The court continued to give plaintiffs a pass with its cursory analysis of the negligence claims. The negligent design claim was automatically determined by the strict liability design defect claim and the negligent warnings claim was automatically determined by the strict liability warning claim. Id. at *46. Maybe it is semantics or hazy recollection of hornbook law from when we looked at actual books on law, but “strict liability” is supposed to be stricter than negligence. Negligence requires evidence that the defendant’s conduct in design or warnings fell below the applicable standard of care, not just that the design or warnings themselves were inadequate. So, the court again needed to look at the proffered evidence on additional elements of the cause of action before letting plaintiffs get past summary judgment.
Punitive damages followed the same pattern. While court acknowledged that the focus should be on evidence of defendants’ intent in the allegedly culpable actions and inactions, no evidence of anything suggesting bad intent—“willful and wanton misconduct”—was identified. To the contrary, the court identified that reliance on FDA could show the absence of bad intent, but held that such reliance did not “as a matter of law, preclude Plaintiffs’ claims from going to the jury.” Id. at *50. Ultimately, plaintiffs’ mere allegation of bad intent was enough:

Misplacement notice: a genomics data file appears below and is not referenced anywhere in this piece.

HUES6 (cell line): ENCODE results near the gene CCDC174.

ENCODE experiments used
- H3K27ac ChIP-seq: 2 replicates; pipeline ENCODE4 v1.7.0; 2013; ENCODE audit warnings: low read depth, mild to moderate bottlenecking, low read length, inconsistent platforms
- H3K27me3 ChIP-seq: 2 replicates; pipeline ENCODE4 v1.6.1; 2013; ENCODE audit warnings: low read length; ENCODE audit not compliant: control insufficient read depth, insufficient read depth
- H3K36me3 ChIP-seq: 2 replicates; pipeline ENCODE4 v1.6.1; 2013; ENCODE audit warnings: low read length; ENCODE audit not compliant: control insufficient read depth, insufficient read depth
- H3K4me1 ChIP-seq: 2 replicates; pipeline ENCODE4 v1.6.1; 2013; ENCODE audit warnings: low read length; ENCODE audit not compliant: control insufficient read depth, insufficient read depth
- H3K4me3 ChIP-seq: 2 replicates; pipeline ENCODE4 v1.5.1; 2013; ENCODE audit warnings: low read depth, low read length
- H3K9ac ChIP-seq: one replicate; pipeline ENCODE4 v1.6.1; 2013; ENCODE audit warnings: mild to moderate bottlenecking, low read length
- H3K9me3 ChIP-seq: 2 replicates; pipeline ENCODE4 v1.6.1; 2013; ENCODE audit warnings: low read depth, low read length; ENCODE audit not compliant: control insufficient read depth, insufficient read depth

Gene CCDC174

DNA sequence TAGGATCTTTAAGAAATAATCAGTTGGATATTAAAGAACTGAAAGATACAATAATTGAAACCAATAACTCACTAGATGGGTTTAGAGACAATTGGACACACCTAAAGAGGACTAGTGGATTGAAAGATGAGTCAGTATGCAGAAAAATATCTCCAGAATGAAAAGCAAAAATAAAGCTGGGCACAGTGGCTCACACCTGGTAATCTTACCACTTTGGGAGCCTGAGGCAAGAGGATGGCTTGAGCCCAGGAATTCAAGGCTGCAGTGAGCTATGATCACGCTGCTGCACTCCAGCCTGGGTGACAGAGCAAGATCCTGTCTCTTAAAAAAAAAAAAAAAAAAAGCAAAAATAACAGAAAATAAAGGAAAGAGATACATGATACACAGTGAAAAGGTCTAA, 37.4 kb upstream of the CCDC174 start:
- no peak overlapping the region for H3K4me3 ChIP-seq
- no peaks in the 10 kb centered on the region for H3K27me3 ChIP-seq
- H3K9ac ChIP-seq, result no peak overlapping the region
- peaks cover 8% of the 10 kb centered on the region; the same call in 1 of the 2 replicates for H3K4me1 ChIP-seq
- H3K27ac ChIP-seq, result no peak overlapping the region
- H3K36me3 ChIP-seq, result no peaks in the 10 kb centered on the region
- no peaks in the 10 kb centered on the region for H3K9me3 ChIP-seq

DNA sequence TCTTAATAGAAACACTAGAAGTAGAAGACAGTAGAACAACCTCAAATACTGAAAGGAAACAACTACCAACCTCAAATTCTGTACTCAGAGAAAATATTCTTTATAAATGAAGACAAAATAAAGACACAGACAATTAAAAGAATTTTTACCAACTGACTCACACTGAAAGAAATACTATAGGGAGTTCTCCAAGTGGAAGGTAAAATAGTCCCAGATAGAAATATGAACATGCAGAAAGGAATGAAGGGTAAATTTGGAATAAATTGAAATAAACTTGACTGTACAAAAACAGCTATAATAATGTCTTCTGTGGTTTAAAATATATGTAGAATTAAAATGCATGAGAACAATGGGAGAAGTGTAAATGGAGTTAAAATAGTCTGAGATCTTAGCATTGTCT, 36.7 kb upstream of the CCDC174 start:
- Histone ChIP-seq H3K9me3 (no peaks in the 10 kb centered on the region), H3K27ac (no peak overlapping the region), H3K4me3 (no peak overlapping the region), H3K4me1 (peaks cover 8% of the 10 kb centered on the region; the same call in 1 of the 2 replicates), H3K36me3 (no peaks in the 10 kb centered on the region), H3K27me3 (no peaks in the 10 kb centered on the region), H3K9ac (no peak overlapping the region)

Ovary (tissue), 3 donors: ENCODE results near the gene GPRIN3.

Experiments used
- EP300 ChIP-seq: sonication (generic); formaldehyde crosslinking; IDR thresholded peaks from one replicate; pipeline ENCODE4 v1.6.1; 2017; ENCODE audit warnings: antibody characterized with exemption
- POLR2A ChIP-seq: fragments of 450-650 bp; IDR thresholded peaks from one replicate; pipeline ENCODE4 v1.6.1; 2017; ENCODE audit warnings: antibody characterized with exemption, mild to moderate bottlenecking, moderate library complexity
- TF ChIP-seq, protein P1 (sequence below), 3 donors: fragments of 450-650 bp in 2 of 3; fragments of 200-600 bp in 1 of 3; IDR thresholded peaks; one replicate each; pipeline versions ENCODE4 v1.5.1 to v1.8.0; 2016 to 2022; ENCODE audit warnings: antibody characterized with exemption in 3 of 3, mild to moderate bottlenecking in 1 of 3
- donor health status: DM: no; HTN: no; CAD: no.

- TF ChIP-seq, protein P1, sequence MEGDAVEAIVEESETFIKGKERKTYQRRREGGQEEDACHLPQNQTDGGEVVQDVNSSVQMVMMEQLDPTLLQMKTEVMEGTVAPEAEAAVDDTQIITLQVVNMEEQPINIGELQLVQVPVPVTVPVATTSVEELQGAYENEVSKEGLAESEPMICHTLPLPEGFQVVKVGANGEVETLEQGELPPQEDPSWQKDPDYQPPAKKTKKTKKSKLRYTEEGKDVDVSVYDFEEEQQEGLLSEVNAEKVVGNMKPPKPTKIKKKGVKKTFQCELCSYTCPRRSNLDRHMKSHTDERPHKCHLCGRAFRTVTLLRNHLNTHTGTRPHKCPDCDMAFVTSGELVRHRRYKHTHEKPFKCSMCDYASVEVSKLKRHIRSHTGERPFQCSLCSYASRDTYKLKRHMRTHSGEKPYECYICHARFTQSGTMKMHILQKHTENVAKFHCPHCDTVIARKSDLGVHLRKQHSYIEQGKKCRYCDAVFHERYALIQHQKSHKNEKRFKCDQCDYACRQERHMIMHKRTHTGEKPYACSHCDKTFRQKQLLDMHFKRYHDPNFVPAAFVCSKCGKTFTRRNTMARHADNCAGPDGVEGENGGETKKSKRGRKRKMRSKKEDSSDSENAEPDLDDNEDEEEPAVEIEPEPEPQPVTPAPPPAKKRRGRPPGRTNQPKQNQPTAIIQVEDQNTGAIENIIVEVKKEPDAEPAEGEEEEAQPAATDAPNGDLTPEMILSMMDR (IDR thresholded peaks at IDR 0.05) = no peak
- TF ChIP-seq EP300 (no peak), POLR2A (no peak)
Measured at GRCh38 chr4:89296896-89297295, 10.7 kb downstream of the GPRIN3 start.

Defendants, by contrast, lost one of two challenged affirmative defenses for failing to offer evidence. Each minor plaintiff’s mother administered an additional dose of defendant’s product after the appearance of the symptoms that the label advised should result in stopping use and getting medical help. But “Defendants fail to offer any evidence that either parent’s provision of one additional dose of [defendants’ product] after the appearance of new symptoms contributed to Plaintiffs’ injuries.” Id. at *56. So, a defendant has to come forward with evidence of proximate cause for a defense like comparative negligence, but the plaintiff does not have come forward with evidence of proximate cause for a claim. After all this, the defendants were allowed to keep their defense that the mothers assumed the risk by reading the warnings and giving their children the medication. As you would expect, the dispute centered on whether knowledge of a risk of “severe allergic reaction” with listed symptoms could count as assuming the risk of SJS/TEN. This time, the court’s trust in what a reasonable jury could find worked to the defendants’ advantage, as such a jury could find the mothers were “aware of the specific kinds of dangers that use of the products entailed.” Id. at *60 (emphasis in original). To show we do not just say rulings for a plaintiff are bad and rulings for a defendant are good—we do not—this ruling leaves open the issue of what risk needs to be assumed for there to be an effective assumption of risk defense. We would say that issue could be a real headache at trial, but that would be the sort of lame medication joke we dispensed with nine paragraphs ago.